Given Buffett’s extraordinary track record and his seemingly definitive statement that pricing power is “the single most important decision in evaluating a business,” one might think that business quality is all about charging high prices. However, this is far from the full story.

In fact, some of Buffett’s greatest investments have been in businesses that consistently undercut competitors and lower prices for customers. Just consider GEICO or Costco Wholesale Corporation: these are businesses that for years have provided critical goods and services (insurance and retail products, respectively) at prices customers cannot find elsewhere. These companies are in the business of offering industry low prices to ensure happy customers who come back again and again. Notably, both companies exhibit low operating margins and do not exert pricing power, which might lead one to conclude these are low quality businesses.

What makes them high quality is that they systematically increase their sales volume by taking market share from competitors. As long as the industries they operate in are flat to growing, the companies taking share enjoy steady revenue growth at stable but relatively low margins. The winners are able to do this in a capital-efficient manner, driving very attractive returns.

To maintain durable market share growth, companies have to possess a meaningful competitive advantage. Often this can take the form of a hard to replicate operating model, economies of scale, or first mover advantage.

By our estimate, roughly half our portfolio falls into the share gainer category. These high-quality companies typically combine lower prices and operational efficiency to take market share from incumbents with less competitive legacy business models. They tend to generate attractive revenue growth through expanding market share while maintaining stable but modest profit margins and have high unit level ROIC.

Compounding Machines: Pricing Power and Market Share Growth

A rare breed of companies can both consistently raise price and take market share – we call these businesses “compounding machines.” This very powerful combination typically results in high revenue growth and even higher profit growth due to attractive incremental margins.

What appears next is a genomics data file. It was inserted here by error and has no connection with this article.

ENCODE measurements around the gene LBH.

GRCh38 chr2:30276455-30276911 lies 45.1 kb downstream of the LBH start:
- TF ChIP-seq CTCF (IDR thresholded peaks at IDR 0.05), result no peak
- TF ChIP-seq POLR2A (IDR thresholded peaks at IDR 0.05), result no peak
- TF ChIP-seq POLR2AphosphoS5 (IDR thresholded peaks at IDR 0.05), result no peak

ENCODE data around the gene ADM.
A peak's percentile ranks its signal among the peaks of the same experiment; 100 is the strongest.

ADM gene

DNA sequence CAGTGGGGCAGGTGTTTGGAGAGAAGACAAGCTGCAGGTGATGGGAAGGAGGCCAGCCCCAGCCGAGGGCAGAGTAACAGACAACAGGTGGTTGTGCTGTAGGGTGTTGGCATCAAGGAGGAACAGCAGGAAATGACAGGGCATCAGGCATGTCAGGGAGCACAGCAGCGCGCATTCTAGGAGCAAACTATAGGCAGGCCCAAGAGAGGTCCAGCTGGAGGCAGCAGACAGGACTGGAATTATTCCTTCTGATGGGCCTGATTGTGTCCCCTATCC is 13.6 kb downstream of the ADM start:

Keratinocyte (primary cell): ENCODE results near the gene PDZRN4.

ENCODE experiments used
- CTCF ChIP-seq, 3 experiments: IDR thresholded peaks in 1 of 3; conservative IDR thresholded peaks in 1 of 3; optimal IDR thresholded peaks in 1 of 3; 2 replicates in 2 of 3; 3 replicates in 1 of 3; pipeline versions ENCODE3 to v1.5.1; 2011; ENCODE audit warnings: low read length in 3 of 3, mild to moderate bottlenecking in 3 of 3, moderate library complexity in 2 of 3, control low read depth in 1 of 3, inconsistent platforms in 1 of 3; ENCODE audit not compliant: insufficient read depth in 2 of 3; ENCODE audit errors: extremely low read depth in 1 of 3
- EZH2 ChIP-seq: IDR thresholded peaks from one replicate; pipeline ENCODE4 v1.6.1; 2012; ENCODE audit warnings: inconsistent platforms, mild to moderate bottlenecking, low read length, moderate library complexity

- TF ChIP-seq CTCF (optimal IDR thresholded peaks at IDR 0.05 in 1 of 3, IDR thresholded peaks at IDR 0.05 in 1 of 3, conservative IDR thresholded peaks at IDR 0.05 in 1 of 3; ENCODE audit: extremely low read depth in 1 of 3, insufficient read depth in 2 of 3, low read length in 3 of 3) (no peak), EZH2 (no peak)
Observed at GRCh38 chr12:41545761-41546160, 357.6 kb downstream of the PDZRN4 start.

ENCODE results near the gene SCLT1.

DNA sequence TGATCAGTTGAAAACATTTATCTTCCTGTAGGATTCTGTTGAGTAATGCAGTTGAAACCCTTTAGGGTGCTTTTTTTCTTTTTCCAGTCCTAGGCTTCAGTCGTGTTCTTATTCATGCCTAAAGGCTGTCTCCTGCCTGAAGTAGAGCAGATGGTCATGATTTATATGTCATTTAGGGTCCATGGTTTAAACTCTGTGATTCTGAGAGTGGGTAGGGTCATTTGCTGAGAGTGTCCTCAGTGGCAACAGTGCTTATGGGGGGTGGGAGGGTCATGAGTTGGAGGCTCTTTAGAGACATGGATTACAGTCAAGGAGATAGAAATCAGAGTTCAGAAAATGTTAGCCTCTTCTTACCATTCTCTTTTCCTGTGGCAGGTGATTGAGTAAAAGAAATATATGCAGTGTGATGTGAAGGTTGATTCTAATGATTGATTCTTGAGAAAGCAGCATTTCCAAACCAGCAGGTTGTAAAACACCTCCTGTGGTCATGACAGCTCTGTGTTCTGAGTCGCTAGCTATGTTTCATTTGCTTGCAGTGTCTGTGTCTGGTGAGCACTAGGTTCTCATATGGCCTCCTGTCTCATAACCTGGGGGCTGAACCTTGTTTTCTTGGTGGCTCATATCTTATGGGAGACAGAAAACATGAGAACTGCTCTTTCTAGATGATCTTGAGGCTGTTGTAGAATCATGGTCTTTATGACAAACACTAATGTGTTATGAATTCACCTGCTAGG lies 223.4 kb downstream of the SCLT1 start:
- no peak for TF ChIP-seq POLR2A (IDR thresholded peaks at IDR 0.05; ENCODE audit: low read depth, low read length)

Few companies fit this dynamic. In our view, those that do often operate in relatively narrow sectors of the economy, provide a critical good or service to their customers, and are typically considered the premium provider in their market.

Compounding machines tend to have multiple competitive advantages. For example, they often have network effects and a proprietary operating model or a technology advantage and brand strength. This combination can ensure years of continued market share gains coupled with robust pricing power.

By our estimate, just under a fifth of our portfolio falls into this category. These businesses tend to generate attractive revenue growth through share take, see expanding profit margins, and exhibit high unit level ROIC.

The Importance of Competitive Advantage

If we sound like a broken record on the concept of competitive advantage, it is because we obsess over this idea. Every investment we consider has to have a durable, lasting, and demonstrable competitive advantage. Understanding the durability of this competitive advantage is key to underwriting continued pricing power and/or market share growth, and we devote most of our research efforts towards this endeavor.